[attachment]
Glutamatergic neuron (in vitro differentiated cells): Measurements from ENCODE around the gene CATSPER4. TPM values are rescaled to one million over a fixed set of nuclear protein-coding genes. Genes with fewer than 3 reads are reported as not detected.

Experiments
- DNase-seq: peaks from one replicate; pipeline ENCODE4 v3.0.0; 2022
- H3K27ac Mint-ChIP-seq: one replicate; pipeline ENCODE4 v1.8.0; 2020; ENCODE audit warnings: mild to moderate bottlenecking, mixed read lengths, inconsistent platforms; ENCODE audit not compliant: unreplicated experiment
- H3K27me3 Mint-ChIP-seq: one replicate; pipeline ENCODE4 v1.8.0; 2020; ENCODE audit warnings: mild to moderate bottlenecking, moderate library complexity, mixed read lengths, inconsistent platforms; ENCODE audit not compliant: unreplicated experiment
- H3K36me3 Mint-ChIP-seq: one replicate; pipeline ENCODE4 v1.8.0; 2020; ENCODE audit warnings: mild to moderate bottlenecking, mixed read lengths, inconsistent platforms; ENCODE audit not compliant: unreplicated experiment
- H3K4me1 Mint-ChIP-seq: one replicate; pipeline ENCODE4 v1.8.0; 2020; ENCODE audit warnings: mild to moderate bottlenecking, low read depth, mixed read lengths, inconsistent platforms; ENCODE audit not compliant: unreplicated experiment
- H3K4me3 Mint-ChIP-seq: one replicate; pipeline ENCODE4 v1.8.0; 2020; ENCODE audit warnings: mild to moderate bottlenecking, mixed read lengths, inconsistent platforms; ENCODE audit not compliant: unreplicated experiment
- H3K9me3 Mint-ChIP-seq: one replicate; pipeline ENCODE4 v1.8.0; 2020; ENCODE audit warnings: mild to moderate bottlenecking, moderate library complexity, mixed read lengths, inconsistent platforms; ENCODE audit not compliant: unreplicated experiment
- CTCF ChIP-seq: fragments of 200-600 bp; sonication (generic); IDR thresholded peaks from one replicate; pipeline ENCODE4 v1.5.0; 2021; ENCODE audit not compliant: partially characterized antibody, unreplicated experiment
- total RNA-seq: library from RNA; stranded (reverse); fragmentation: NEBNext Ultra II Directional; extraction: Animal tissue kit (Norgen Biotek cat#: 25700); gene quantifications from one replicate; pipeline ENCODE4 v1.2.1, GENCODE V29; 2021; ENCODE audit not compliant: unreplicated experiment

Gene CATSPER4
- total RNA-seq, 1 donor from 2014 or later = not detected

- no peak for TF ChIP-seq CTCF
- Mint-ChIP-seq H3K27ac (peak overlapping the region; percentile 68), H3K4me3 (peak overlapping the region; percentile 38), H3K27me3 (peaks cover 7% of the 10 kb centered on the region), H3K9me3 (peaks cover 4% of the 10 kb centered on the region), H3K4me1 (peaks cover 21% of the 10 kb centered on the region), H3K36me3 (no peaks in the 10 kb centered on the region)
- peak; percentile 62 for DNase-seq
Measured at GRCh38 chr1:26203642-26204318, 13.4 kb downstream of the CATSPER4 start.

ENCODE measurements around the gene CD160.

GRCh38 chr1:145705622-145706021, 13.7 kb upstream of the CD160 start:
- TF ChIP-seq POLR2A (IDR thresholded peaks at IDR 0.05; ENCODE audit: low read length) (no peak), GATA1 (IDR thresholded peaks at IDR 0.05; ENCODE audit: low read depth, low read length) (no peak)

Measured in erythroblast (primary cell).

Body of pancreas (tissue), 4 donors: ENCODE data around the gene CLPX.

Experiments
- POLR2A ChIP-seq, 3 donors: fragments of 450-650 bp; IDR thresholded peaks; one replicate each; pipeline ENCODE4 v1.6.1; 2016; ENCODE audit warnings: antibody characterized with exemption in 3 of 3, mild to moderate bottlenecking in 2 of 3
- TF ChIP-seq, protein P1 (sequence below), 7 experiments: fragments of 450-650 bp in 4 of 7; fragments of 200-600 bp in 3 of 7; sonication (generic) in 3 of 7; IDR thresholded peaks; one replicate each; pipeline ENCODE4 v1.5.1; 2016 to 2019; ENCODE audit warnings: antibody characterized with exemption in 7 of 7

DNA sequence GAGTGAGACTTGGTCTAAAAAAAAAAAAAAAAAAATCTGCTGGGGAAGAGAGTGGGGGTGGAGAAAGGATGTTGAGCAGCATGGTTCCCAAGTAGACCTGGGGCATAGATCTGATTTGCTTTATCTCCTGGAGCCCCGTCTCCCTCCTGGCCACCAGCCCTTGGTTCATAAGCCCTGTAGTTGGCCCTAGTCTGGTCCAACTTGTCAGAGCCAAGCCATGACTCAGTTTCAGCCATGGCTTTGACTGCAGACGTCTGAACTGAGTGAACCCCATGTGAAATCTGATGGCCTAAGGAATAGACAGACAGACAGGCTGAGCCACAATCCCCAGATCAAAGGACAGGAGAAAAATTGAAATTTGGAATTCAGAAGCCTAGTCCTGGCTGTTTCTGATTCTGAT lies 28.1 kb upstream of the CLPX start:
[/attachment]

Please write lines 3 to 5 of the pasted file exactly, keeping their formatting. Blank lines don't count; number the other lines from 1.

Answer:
- DNase-seq: peaks from one replicate; pipeline ENCODE4 v3.0.0; 2022
- H3K27ac Mint-ChIP-seq: one replicate; pipeline ENCODE4 v1.8.0; 2020; ENCODE audit warnings: mild to moderate bottlenecking, mixed read lengths, inconsistent platforms; ENCODE audit not compliant: unreplicated experiment
- H3K27me3 Mint-ChIP-seq: one replicate; pipeline ENCODE4 v1.8.0; 2020; ENCODE audit warnings: mild to moderate bottlenecking, moderate library complexity, mixed read lengths, inconsistent platforms; ENCODE audit not compliant: unreplicated experiment